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Re aeration

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  • yldog@hotmail.com
    just on the subject of aeration i am wondering if you maurice checked the alcohol content after the aeration. I was thinking that with 1 week or more aeration
    Message 1 of 4 , Nov 30, 2000
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      just on the subject of aeration i am wondering if you maurice checked
      the alcohol content after the aeration. I was thinking that with 1
      week or more aeration with possibly an open container you would
      probably lose a large amount of alcohol through evaporation. This
      evaporation may make it appear like the spirit is less firey but maybe
      there is just less alcohol.

      sorry to be questioning this method maurice but i want to try this
      although i don't want to lose a large amount of alcohol

      assuming this does work then does anybody know why?
      thanks
      from scott
    • Tony & Elle Ackland
      ... possibly oxidation of some of the alcohol. This is what happens a bit due to slow diffusion of air through the porous walls of wooden casks. The other
      Message 2 of 4 , Dec 4, 2000
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        >assuming this does work then does anybody know why?

        possibly oxidation of some of the alcohol. This is what happens a bit due
        to slow diffusion of air through the porous walls of wooden casks. The
        other "tricks" like adding sherry (deliberately oxidised when made) or
        small amounts of acid will also be assisting this oxidation.

        Tony
      • MRX nighthawk_f9
        ... Scott, et.al. Specific to this question..... it works because you have vaporized a quantity of the alcohol (which is a molecular complex) and could achieve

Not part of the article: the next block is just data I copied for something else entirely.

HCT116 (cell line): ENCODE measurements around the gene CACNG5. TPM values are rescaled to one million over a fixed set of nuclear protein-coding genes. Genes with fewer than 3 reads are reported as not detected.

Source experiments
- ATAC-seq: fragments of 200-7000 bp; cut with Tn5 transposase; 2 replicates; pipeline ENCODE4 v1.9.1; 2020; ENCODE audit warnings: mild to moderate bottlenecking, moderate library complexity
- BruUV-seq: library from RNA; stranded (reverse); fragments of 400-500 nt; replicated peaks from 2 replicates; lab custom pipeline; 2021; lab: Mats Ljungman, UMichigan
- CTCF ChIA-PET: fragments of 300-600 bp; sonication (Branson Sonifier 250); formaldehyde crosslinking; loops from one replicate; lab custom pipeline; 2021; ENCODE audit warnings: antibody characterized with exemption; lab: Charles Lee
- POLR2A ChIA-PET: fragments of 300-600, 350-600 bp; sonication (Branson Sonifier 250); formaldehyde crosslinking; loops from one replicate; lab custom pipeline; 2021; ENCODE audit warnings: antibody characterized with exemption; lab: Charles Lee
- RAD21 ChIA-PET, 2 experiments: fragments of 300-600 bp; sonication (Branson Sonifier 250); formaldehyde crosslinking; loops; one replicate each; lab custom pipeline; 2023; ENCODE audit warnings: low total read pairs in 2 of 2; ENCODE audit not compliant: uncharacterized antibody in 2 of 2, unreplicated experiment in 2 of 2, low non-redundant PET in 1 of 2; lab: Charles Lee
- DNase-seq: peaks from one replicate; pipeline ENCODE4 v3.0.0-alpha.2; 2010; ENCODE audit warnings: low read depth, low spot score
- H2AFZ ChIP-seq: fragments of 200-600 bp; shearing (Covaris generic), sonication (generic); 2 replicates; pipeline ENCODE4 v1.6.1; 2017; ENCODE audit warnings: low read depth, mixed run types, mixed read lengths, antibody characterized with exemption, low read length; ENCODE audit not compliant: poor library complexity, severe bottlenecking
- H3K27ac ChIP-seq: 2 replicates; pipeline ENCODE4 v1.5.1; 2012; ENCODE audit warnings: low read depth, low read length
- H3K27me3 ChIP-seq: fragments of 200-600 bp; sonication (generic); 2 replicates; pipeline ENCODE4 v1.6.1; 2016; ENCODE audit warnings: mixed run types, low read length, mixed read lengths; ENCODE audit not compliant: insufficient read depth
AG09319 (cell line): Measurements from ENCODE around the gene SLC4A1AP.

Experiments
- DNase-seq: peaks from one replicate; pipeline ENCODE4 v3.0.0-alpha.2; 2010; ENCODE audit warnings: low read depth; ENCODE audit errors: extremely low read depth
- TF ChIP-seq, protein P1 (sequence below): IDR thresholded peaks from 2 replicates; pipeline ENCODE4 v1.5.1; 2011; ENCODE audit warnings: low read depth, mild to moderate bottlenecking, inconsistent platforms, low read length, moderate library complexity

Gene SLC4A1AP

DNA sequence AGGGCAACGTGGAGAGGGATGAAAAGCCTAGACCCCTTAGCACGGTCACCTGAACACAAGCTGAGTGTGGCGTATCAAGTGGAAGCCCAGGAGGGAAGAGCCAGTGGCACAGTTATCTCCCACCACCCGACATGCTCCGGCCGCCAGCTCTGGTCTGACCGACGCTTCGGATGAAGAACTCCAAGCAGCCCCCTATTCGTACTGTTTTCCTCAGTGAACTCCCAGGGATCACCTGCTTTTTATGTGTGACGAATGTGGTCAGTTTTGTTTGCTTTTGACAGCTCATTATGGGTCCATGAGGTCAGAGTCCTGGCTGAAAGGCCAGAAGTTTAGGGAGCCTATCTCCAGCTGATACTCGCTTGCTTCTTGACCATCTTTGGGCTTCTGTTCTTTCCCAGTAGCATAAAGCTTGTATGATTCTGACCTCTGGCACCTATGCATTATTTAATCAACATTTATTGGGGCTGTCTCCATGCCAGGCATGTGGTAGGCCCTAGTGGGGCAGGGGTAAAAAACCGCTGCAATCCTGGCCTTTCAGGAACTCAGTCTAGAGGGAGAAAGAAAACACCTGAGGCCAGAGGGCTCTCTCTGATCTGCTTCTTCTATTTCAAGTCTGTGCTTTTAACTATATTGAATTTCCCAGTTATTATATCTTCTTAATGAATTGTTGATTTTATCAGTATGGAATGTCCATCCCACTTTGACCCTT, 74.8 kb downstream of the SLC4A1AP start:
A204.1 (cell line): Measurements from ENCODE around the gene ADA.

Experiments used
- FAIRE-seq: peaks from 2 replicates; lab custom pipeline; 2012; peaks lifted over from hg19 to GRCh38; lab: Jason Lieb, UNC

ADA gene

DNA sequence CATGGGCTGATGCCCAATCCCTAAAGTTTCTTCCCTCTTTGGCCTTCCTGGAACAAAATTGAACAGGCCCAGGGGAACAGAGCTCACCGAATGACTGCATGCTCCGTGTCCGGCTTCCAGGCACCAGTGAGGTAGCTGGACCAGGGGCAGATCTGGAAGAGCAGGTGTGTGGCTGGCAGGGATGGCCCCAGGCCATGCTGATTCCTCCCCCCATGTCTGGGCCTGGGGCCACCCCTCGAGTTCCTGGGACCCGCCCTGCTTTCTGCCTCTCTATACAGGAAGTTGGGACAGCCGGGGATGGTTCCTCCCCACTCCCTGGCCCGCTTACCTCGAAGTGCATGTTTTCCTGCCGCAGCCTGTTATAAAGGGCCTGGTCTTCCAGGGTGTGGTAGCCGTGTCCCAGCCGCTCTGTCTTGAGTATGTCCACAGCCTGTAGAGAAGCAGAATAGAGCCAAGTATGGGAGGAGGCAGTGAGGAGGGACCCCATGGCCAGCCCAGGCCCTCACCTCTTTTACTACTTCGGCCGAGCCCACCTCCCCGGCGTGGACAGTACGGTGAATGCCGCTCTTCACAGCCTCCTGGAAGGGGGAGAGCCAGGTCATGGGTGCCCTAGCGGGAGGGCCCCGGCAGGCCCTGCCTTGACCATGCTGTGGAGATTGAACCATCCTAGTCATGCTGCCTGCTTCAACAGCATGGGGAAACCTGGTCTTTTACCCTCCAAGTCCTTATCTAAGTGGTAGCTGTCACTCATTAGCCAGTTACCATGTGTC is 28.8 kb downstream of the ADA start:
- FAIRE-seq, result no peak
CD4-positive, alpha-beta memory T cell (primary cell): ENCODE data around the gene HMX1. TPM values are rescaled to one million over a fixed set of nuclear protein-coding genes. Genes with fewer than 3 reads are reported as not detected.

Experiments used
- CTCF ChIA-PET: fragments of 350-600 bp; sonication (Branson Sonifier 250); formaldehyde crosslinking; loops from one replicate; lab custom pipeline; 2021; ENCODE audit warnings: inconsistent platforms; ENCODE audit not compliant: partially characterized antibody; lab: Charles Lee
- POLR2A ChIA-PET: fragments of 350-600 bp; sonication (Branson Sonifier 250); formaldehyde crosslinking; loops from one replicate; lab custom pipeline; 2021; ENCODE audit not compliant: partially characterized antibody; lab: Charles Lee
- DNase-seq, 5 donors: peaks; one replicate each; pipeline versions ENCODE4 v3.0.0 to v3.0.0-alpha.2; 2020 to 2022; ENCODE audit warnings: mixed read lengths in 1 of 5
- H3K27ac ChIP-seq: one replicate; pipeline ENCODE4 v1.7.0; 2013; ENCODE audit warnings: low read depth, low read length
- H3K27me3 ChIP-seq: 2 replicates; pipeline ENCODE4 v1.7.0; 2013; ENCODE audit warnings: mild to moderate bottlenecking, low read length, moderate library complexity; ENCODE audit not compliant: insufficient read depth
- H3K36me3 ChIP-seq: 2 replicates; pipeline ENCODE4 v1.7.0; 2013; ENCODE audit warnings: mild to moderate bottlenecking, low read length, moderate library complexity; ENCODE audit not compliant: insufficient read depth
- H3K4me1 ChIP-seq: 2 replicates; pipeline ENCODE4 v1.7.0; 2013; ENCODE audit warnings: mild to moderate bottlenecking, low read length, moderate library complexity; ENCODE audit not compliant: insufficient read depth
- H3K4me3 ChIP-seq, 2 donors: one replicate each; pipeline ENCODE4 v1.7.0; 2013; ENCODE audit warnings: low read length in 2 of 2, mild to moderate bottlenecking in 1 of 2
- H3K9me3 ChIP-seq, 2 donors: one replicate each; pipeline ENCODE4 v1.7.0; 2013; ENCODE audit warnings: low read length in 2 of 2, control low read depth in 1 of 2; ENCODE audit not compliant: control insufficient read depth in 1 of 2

Message 3 of 4 , Dec 6, 2000
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          >>assuming this does work then does anybody know why?
          >>thanks
          >>from scott

          Scott, et.al.
          Specific to this question..... it works because you have vaporized a quantity of the alcohol (which is a molecular complex) and could achieve the same "short term" effect by diluting it.

          The aging process allows "trace amounts" of oxygen to react with certain esters and eldihydes "over time" (which are harsh to the nose and taste) which causes these elements to change into acids, which are much more pleasing to the nose and taste. This is a very slow process which cannot be sped up in any fashion that I've ever discovered.

          The use of charcoal and filtering will remove most of these elements and make your spirit more palatable, however, it cannot replace the acids formed during long-term aging, which adds considerably to the finished product.

          When you pump oxygen into a liquid, it will only hold a set amount of it in suspension, the rest escapes, so there is no point trying to add more. A few minutes with a good air-stone will add all the oxygen to the alcohol mix that it can hold. At this point, if you bottle it and put it away in a cool, dark place for 5 to 10 years, nature will do the rest. Few of us have that kind of patience.....

          You could set aside one or two bottles out of every batch and make more frequent batches..... it's amazing how fast time flies when your having fun..... Before you know it, you'll be wishing you'd set aside a lot more!

          For the short-term however, if your "shine" is too harsh to enjoy, use the "polishing" techniques set out in the FAQ section to strip away most of these elements, then add your favorite flavoring. It is, after all, better than nothing.

          Only as a matter of possible interest, the question of "blindness and death" from homemade spirits uppermost in the minds of the unenlightened is due, in large part, to the campaign waged by the U.S. Gov't during "Prohibition".
          It was an unwritten practice at the time for the "Revenuers" to leave in operation certain illegal stills that were known to be producing harmful product, while blowing-up the ones producing top-quality shine.
          Then, whenever anyone was discovered to have suffered or died from ingesting this "illegal substance", they went to great effort to make sure it got as much press as possible, to serve as a deterrent.
          I picked this tid-bit up in an old book on the history of moonshine in the U.S., written by a former agent. The Gov't has steadfastly denied this was ever the practice........

          So much for my 2 cents and 15 minutes on the soap-box.

          Don



          Great Gift Idea! FREE cell phone, internet ready at Lycos Marketplace
          http://www.inphonic.lycos.com/redirect.asp?referringpage=www.lycosd1
        • Pete Sayers
          To Don and Scott, dont worry, whilst it is LEGAL to distill here in New Zealand, there is still some resistance by our local CONSTABULARY,in the form of Press
          Message 4 of 4 , Dec 6, 2000
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            To Don and Scott, dont worry, whilst it is LEGAL to distill here in New
            Zealand, there is still some resistance by our local CONSTABULARY,in the